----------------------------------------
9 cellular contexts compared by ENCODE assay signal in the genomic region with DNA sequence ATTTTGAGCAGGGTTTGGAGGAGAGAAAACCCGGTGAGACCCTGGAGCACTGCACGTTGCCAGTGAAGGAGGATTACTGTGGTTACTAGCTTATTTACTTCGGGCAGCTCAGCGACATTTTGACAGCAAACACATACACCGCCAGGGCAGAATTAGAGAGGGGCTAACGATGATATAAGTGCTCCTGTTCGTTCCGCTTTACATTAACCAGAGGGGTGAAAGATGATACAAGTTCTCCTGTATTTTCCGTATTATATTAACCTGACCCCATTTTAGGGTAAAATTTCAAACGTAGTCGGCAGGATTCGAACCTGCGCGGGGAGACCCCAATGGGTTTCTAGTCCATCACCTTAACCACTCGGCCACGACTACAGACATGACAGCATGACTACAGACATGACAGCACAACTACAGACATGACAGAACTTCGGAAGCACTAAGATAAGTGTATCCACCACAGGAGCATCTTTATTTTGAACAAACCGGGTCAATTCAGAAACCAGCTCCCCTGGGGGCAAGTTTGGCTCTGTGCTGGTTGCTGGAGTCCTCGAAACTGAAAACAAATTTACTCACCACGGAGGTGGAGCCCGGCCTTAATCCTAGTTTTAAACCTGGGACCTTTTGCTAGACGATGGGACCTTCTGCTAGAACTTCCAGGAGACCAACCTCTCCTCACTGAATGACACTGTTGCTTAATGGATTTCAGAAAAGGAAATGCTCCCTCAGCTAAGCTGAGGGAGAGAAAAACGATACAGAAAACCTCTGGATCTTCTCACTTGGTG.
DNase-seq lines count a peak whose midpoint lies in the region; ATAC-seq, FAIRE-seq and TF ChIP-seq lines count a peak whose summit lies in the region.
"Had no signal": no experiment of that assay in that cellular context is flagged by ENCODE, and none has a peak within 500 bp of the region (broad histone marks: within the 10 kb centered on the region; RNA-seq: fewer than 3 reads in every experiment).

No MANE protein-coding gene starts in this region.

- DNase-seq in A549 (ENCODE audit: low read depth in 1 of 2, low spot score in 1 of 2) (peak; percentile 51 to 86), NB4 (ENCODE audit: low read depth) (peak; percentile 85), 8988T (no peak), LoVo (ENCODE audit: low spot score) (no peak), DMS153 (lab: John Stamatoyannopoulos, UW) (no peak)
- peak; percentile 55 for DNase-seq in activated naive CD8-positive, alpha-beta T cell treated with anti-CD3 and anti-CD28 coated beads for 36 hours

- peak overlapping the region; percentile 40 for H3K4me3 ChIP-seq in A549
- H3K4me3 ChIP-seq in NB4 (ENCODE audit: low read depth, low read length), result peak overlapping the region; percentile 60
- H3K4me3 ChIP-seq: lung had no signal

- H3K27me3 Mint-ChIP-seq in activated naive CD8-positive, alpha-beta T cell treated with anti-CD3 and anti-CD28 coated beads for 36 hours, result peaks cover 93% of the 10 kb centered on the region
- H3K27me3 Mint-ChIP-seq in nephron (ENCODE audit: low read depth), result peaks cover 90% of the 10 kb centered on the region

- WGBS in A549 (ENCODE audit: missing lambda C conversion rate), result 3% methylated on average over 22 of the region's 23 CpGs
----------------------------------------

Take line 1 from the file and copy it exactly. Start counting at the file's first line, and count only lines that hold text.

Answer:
9 cellular contexts compared by ENCODE assay signal in the genomic region with DNA sequence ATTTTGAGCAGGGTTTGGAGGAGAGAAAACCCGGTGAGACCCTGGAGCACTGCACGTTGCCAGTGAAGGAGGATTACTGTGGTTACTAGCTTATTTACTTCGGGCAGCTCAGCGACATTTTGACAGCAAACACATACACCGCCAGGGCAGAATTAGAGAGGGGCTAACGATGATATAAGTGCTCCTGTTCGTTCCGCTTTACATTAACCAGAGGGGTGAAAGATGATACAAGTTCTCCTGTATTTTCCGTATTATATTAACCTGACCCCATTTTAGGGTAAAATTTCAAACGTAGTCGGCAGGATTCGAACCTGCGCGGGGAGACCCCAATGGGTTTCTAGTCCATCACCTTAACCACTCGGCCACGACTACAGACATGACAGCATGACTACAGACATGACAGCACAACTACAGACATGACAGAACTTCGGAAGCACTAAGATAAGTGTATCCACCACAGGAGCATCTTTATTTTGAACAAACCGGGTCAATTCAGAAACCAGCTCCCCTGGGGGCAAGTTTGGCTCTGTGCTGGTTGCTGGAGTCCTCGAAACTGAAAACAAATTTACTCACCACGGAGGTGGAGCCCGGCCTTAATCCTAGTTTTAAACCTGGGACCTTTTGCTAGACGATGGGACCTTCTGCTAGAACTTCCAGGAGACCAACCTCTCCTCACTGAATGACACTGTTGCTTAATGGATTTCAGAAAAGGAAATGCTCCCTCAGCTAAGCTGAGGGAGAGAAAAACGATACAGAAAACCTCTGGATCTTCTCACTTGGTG.